Evaluating this expression, we get four divided by three. We can do the same to get dπ‘₯ by dπœƒ when πœƒ is equal to four πœ‹ by three. We get negative three multiplied by one over square root of three multiplied by negative two divided by root three. Which, if we evaluate, we just get the answer of two.

Remember that d𝑦 by dπ‘₯ is equal to d𝑦 by dπœƒ divided by dπ‘₯ by dπœƒ. So, if we divide four-thirds by two, we will get the slope of our curve when πœƒ is equal to four πœ‹ by three. So, we have the slope d𝑦 by dπ‘₯ when πœƒ is equal to four πœ‹ by three is equal to four-thirds divided by two, which is just equal to two-thirds. And we know this is the slope of the tangent to the curve. So, to find the slope of the normal, we need to take negative the reciprocal of this value.

So, the slope of our normal is equal to negative the reciprocal of two-thirds, which is just equal to negative three divided by two. We recall we can find the equation of a line which passes through the point π‘₯ one, 𝑦 one with a slope of π‘š by using 𝑦 minus 𝑦 one is equal to π‘š times π‘₯ minus π‘₯ one. Where π‘š is the slope of our line. We’ve already found the slope of our normal line. It has a slope π‘š of negative three divided by two. To find the point on our line, we need to substitute πœƒ is equal to four πœ‹ by three into our parametric equations.

Substituting πœƒ is equal to four πœ‹ by three gives us that π‘₯ is equal to three times the csc of four πœ‹ by three. Which is equal to three times negative two divided by root three, which we can simplify to be negative six divided by root three. We can do the same for 𝑦. We get two times the cot of four πœ‹ by three plus six times the csc of four πœ‹ by three. Which is two times one over root three plus six times negative two divided by root three.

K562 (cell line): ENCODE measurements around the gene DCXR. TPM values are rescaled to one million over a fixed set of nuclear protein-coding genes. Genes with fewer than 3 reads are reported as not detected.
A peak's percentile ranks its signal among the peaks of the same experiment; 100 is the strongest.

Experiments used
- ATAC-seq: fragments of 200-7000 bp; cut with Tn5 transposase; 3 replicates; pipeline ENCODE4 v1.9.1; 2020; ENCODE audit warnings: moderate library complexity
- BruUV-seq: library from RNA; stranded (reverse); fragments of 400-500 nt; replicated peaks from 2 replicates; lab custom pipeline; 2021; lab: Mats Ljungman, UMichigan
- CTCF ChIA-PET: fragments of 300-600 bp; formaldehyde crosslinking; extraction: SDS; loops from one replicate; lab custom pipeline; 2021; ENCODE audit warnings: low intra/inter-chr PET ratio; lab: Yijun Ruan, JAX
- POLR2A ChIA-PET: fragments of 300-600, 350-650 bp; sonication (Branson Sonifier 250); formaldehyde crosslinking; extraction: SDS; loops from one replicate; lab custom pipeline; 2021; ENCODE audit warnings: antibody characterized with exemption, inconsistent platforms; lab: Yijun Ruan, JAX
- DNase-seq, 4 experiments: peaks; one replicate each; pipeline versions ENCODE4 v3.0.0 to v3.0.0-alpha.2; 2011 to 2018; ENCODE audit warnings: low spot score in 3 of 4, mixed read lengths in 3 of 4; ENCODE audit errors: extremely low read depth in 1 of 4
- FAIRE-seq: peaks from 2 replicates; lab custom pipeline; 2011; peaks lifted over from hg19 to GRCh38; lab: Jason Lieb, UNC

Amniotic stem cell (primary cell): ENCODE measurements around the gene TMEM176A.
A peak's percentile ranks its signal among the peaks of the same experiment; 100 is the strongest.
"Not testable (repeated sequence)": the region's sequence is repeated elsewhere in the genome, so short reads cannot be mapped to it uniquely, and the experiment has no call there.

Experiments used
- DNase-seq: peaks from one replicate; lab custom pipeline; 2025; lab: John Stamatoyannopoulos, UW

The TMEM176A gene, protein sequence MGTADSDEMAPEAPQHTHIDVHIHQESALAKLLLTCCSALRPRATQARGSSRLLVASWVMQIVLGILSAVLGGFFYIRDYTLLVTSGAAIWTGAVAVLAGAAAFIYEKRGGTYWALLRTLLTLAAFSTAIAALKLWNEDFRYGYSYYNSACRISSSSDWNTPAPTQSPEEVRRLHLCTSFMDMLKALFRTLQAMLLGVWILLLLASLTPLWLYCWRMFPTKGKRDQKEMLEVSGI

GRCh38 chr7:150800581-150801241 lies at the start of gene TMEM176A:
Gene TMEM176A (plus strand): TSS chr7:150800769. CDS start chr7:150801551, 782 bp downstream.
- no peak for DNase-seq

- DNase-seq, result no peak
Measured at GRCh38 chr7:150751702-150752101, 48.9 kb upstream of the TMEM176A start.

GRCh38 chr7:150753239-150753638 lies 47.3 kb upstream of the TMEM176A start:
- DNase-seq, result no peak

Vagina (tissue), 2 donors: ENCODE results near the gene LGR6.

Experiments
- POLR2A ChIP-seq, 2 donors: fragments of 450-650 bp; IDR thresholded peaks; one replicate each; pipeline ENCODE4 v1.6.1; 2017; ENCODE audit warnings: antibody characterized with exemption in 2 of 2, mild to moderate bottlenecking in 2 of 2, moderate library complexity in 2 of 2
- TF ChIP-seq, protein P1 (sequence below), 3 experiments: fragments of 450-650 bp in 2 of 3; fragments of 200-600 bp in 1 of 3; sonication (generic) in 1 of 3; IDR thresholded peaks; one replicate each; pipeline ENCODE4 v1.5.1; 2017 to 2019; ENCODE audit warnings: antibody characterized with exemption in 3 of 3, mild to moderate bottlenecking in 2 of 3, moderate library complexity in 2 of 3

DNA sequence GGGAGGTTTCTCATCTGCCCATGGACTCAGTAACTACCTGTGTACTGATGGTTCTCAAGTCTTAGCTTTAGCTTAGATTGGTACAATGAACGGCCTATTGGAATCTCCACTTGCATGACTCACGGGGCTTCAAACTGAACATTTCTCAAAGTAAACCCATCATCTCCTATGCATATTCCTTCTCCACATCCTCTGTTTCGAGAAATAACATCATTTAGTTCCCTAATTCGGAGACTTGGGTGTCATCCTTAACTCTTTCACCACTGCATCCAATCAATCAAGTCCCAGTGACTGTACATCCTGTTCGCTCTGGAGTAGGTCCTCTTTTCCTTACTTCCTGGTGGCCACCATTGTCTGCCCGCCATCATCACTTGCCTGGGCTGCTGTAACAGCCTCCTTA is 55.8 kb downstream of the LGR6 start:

Simplifying and combining these fractions, we get negative 10 divided by the square root of three. We set π‘₯ one equal to negative six divided by the square root of three and 𝑦 one to be negative 10 divided by the square root of three. Substituting these values into our equation for a straight line gives us 𝑦 minus negative 10 over root three is equal to negative three over two times π‘₯ minus negative six over root three.

Simplifying this expression and then multiplying out the parentheses, we get 𝑦 plus 10 over root three is equal to negative three π‘₯ over two minus nine divided by root three. We can then write all of our terms on the same side of the equation. This gives us 𝑦 plus three π‘₯ over two plus 19 over the square root of three is equal to zero. We could leave our answer like this. However, we can simplify 19 divided by root three by multiplying the numerator and the denominator by root three.

This gives us 19 root three divided by three. Then, by reordering our first two terms, we have three π‘₯ over two plus 𝑦 plus 19 root three over three is equal to zero. Therefore, we’ve shown that an equation for the normal to the curve π‘₯ is equal to three csc of πœƒ, 𝑦 is equal to two cot of πœƒ plus six csc of πœƒ at πœƒ is equal to four πœ‹ by three is three π‘₯ over two plus 𝑦 plus 19 root three over three is equal to zero.